Technological solutions to global challenges

OWN member, Prof Richard Compton, and Profs Rickaby and Bouman, embark on collaborative project to improve monitoring of ocean ecosystems. Read the press release here.

On the move: What drives Somalia’s migration?

Read the blog feature on recent book chapter by OWN member, Lisa Thalheimer here.

How will the COVID-19 pandemic impact food security and virtual water “trade”?

OWN member, Hussam Hussein, writes about the impact of Covid-19 on food security and virtual water trade. Read about it here.

River Nile dam: Reservoir filling up

OWN member, Dr Kevin Wheeler, comments on Ethiopia’s Grand Renaissance dam for the BBC. Read the article here.

Legalising water?

By Associate Professor Bettina Lange

Managing water resources is increasingly governed by an expanding and complex set of legal rules. Ch. 15 of Fisher, Lange and Scotford ‘Environmental Law: Text, Cases and Materials’ (2019, OUP) introduces key provisions of water law applicable in the UK. The chapter discusses the main environmental offence that can be harnessed for sanctioning the pollution of water, and outlines regulatory frameworks for the discharge and abstraction of water, as well as recent developments in drought and flood law. The recently published update for this textbook sets out succinctly the latest developments in the courts’ approach to fining water polluters, the impact of Brexit on environmental, including water law in the UK, as well as on-going developments in relation to the recent core piece of environmental legislation in the UK: The Environment Bill 2019-21.

TEDx Oxford talk on Smart Handpumps

Patrick Thomson is lead researcher for the Smith School’s Water Programme. Patrick’s research focuses on the use of technology to enable institutional change and bring reliable water services to rural communities. To this end, Patrick developed the first Smart hand-pump for water use, the story of which is the subject of this talk. Patrick Thomson is lead researcher for the Smith School’s Water Programme. This talk was given at a TEDx event using the TED conference format but independently organized by a local community. Learn more at https://www.ted.com/tedx

Watch the talk here.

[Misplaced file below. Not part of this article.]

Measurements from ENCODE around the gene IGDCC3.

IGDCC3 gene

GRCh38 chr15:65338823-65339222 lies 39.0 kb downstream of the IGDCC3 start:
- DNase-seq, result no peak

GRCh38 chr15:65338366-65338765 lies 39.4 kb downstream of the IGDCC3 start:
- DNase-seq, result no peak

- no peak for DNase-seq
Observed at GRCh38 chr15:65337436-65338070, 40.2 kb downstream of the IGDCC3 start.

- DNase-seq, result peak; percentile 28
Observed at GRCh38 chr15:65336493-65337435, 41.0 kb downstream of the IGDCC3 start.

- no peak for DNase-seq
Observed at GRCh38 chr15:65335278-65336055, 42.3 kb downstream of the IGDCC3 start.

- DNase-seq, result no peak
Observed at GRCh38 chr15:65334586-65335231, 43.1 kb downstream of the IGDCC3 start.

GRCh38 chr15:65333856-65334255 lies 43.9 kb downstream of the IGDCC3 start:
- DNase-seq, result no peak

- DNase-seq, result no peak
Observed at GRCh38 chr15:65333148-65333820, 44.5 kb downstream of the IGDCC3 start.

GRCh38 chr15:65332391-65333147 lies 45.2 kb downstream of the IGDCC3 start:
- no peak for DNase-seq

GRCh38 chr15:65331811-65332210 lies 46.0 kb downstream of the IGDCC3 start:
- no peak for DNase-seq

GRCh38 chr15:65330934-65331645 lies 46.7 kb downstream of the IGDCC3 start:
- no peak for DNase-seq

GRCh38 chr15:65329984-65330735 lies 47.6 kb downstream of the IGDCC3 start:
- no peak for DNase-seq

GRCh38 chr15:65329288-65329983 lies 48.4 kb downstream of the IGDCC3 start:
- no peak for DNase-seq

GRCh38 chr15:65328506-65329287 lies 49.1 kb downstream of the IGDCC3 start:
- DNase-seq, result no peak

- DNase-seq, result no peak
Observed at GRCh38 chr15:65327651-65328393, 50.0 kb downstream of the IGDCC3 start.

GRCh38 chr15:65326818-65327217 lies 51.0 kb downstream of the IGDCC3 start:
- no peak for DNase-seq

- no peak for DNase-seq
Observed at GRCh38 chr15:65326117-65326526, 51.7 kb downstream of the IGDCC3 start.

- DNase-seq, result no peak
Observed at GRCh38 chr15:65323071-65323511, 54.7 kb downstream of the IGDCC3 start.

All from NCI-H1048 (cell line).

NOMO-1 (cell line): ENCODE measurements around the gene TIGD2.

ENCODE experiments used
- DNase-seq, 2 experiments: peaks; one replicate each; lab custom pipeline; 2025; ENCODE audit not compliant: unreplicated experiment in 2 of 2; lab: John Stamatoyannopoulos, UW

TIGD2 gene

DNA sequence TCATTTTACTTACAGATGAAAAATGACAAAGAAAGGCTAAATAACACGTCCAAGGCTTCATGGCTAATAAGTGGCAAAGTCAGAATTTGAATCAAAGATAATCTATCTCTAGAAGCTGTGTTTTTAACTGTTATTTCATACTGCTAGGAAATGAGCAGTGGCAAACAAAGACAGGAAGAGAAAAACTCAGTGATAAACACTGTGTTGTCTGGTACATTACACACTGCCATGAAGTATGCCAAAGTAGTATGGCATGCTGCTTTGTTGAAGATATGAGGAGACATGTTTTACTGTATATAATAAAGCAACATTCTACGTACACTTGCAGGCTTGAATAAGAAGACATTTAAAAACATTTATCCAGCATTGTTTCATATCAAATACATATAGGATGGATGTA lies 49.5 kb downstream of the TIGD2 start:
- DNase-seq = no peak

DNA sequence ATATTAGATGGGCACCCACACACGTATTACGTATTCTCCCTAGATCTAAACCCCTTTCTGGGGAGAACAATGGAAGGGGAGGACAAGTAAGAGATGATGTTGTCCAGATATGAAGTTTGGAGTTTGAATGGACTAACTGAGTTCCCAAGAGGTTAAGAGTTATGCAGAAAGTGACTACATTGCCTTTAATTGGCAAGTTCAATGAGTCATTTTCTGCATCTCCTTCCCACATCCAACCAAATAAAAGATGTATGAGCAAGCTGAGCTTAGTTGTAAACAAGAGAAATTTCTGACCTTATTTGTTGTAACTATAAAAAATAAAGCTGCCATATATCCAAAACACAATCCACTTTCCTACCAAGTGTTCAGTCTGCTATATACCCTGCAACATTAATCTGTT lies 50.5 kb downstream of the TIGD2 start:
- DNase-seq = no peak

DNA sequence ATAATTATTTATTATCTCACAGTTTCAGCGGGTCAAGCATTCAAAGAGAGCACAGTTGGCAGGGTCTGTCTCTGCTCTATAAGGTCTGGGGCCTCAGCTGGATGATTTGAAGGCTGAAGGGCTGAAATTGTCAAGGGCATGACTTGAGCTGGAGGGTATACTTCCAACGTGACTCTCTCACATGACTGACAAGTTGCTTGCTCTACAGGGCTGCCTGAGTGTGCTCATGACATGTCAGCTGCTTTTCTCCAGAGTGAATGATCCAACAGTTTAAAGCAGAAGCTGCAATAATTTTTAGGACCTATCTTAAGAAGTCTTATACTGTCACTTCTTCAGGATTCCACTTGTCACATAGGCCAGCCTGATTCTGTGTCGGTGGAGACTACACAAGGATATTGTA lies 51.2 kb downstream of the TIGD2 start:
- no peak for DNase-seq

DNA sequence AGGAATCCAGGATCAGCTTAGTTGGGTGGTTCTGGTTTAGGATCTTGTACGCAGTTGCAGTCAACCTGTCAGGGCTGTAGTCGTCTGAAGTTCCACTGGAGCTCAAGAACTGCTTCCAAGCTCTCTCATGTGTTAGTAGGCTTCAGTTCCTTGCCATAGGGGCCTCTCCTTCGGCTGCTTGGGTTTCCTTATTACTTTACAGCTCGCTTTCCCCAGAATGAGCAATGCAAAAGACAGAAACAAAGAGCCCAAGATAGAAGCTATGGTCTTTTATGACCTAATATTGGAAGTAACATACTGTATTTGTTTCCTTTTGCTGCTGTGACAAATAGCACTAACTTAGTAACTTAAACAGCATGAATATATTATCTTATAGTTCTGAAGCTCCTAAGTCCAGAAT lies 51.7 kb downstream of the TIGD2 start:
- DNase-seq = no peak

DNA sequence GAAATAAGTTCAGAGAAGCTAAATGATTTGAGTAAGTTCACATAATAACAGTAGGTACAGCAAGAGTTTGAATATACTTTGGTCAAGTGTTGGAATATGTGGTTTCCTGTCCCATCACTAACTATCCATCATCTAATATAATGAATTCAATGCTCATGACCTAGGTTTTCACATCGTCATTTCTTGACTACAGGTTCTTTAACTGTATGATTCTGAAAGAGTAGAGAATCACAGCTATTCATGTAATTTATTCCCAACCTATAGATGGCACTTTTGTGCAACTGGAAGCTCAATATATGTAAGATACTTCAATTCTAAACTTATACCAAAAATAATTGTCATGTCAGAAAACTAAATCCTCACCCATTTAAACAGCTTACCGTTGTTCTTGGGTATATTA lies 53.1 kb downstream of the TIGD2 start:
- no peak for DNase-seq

WaterSciencePolicy Blog launch from WSPM alumni

WaterSciencePolicy launched in May 2020 as in independent initiative by a group of Oxford WSPM Alumni. It serves as a global digital platform to connect the work of academia and the research community – in an blog format – with the opinions of practitioners and activists in the field of water and water-related issues. It was designed as a public space where researchers can contribute to make their academic work more accessible by condensing it into a more concise format and practitioners can share their experience from the field. The platform thrives to be a hub for triggering dynamic discussions, where ultimately science meets policy and management. It is ad-free and open access to provide everyone an independent voice. The aim is to inform with substantiated and explanatory content on the latest developments, facilitating informed discourse and novel insights among an expanding water-curious audience. With an interdisciplinary approach across regions and sectors, the platform disseminates cutting-edge research, original points of view and innovative practices to stimulate critical debate and understanding. WaterSciencePolicy convenes thinkers to discuss why water matters and what are the possible solutions towards living prosperous lives while respecting planetary boundaries.

Do you want to give the world a glimpse into a particular water-related issue you are working on? Do you have exciting research to share? Do you have novel insights or want to challenge existing paradigms? Whether you are a professional, an academic, or a layman, as long as you have something important to say about water, WaterSciencePolicy team is interested in your contribution. Here is how you can submit:

Guidelines for submission: Checklist

  • Your 800-1000 words .docx article, including:
    • short blurb – three bullet point sentences at the beginning of your text to summarize the main ideas of your piece
    • In-text references with hyperlinks (including for diagrams and pictures – unless they are your own)
    • short Bio (up to 50 words) + your LinkedIn & Twitter – if desired
    • Proper spelling and other intricacies with respect to our English Style Guide
  • Pictures and diagrams as separate files
  • square (1:1) profile picture
  • A header image that is most relevant to the content
  • This is it, four points. Now place in a folder, zip it all up and send it to contact@watersciencepolicy.com

If you have more questions, have a look at existing articles and make sure to check out the more elaborate submission guidelines for tips and tricks on What makes a good blog here.

Securing access to safe water is more important than ever

OWN member Dr Catherine Fallon Grasham argues that securing safe water is more important now more than ever before. Read about it here.

Water security in times of crisis: how COVID-19 is impacting the rural poor in Bangladesh and Kenya

OWN members Dr Sonia Hoque and Saskia Nowicki discuss the impact of COVID-19 on the rural poor in Bangladesh and Kenya. Read about it here.

Can rural people pay for water in a crisis?

Dr Guy Hutton (UNICEF) and OWN Leadership Team member Professor Rob Hope (REACH) discuss the affordability of water in a crisis. Read about it here.